The National Defense Authorization Act for fiscal 2020, approved by the House Armed Services Committee on Wednesday, appropriates $310.2 million for military construction on Guam — plunging 31 percent from the $448.5 million authorized under the current fiscal year.
The allocation for Tinian jumps to $316 million, from $52 million in the current fiscal year. New major projects in the pipeline bring this increased funding for the island.
The House version of HR 2500 sets the national defense spending level at $733 billion, which is $17 billion below the figure requested by the White House and approved by the Senate Armed Forces Committee.
“The administration also has significant concerns about several provisions of H.R. 2500. These provisions would pose serious challenges to continued execution of the NDS and the 2018 Nuclear Posture Review impair the President’s authorities, prerogatives, and responsibilities as Commander in Chief; impede efforts to ensure border security; undermine the nation’s defense posture; and harm the warfighter,” the White House said in a press statement.
“If HR 2500 were presented to the President in its current form, his advisors would recommend that he veto it.” For Guam military construction, $226 million is allocated for the Navy, $65 million for Air Force, and $19.2 million for defense agencies.
HR 2500 authorizes only $64 million for Bachelor Quarters, which is below the $164 million requested by the Department of Defense. Other appropriations include $91.2 million for machine gun range, $61.9 million for EOD compound, $65 million for munition storage, and $19.2 million for X-ray wharf refueling facility.
The projects are part of the military build up on Guam and the CNMI but the bill does not address the labor issues in the territories. The proposed appropriation for Tinian includes $109 million for airfield development project, $109 million for fuel tanks with pipeline hydrant, and $98 million for parking apron.
On May 3, the Commonwealth Ports Authority and the U.S. Department of Defense signed a 40-year lease agreement worth $21.9 million for the U.S. Air Force’s divert airfield in Tinian May 3, 2019. The divert project is designed to provide strategic operational and exercise capabilities for U.S. forces when needed and offer humanitarian assistance/disaster relief in times of natural or man-made disasters.
The Record of Decision for the Divert Activities and Exercises Environmental Impact Survey was signed on Dec. 7, 2016, and announced the USAF decision to select the Modified Tinian Alternative and specifically the North Option, as a future divert location.
“We’re going to see a lot of construction,” said Allison Sands, Deputy Assistant Secretary of Defense, said in a May 3 press release. “One of the first construction projects will be the fuel pipeline that will run from the seaport to airport will allow for commercial aircraft to access fuel at the Tinian airport, something currently not possible that is critical for bringing in commercial flights.”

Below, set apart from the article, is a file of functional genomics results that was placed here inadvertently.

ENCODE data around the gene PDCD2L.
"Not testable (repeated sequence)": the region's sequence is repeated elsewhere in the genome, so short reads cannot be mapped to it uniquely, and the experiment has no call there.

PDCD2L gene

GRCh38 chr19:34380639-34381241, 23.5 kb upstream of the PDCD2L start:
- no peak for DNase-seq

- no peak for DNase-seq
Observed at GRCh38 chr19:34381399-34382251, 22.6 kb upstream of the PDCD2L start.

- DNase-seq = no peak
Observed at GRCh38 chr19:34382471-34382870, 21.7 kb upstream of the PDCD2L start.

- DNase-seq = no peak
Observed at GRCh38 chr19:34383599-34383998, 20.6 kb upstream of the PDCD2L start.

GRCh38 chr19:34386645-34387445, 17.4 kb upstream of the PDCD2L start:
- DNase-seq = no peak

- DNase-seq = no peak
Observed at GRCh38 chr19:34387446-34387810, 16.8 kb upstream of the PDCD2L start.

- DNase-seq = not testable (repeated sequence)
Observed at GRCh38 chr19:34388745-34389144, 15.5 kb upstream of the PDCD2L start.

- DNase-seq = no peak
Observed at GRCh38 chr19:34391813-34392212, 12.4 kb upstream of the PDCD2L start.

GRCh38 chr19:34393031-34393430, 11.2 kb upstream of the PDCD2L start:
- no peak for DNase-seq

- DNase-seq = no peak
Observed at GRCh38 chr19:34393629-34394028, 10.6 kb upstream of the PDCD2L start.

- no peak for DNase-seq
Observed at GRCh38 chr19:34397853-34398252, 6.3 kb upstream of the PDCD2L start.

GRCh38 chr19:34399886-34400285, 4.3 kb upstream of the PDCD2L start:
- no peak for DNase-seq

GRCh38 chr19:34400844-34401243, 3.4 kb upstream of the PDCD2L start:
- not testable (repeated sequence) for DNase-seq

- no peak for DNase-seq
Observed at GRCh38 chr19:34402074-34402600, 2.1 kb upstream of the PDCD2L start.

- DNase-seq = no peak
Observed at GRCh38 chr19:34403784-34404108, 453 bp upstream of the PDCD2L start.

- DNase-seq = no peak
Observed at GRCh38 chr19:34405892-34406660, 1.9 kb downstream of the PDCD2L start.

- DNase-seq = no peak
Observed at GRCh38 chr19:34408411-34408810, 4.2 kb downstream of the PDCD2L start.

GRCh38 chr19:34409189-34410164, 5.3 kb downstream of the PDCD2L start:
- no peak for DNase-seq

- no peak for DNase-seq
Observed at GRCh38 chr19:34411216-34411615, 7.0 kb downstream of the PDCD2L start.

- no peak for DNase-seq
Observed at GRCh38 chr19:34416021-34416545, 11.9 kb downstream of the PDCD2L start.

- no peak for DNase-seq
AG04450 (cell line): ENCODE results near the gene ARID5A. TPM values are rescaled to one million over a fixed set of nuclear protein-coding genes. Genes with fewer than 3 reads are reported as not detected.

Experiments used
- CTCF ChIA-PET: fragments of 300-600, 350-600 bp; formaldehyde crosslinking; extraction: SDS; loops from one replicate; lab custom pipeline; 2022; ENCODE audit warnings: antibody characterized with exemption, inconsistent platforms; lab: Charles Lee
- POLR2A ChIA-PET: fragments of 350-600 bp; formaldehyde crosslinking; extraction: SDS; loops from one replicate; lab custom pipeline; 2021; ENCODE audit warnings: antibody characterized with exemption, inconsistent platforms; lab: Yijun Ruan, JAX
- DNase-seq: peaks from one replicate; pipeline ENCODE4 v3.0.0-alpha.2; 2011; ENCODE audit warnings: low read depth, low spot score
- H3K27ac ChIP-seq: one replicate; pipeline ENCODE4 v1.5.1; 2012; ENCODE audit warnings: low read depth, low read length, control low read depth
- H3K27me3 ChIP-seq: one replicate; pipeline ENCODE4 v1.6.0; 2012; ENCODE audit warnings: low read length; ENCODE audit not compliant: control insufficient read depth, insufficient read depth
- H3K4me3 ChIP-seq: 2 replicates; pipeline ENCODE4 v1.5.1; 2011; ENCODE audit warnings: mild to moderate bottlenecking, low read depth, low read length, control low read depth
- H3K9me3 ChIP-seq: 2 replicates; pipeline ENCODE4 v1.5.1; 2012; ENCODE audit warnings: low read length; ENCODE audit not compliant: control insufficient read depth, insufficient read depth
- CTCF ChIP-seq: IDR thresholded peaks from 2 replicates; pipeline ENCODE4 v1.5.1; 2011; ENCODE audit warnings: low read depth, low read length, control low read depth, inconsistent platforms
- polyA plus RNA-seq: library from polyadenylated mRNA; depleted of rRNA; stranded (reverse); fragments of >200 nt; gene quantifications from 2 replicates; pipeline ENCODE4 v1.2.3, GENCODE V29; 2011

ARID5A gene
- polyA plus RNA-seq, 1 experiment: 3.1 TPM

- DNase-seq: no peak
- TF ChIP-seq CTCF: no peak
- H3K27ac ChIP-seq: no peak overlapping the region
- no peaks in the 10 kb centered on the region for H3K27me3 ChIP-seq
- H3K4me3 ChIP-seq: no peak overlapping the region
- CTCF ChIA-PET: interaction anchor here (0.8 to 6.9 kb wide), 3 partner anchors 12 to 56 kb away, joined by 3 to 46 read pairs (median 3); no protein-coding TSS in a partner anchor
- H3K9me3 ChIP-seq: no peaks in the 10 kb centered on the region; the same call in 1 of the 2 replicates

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HR 2500 continues the prohibition on the use of defense funds for repair or reconstruction of the former ship repair facility in Guam.
The White House objects to this provision, saying “this funding restriction would impede Navy’s ability to plan and program projects necessary to best utilize limited real estate resources to support future mission growth and advanced warfighting capabilities.”
In a press statement, the White House said blocking the redevelopment of the facility “would negatively impact Navy’s ability to sustain its advantage over peer competitors, place warfighters at risk, and create an untenable safety risk.”
The House’s version of H.R. 2500 “includes a number of provisions that raise deep concerns,” the White House said.
“The level of funding that would be authorized by the bill—a total of $733 billion for national defense—is $17 billion below the fiscal year 2020 budget request and would not fully support critical national security priorities,” the White House said in a statement.
Defense spending for the current fiscal year is pegged at $717 billion.
The White House raised concerns about the bill’s allocation of funds between base national defense and Overseas Contingency Operations accounts— “an allocation that exceeds the discretionary cap in place under current law.”
“As outlined in the budget request, the administration prefers to limit base national defense funding to the current law’s discretionary cap, while using both OCO and emergency funding to provide the additional necessary resources to support the National Defense Strategy,” the statement said.
“This approach is vital to ensuring that the nation has the funding necessary to defend itself without another budget agreement or legislation increasing the discretionary cap.”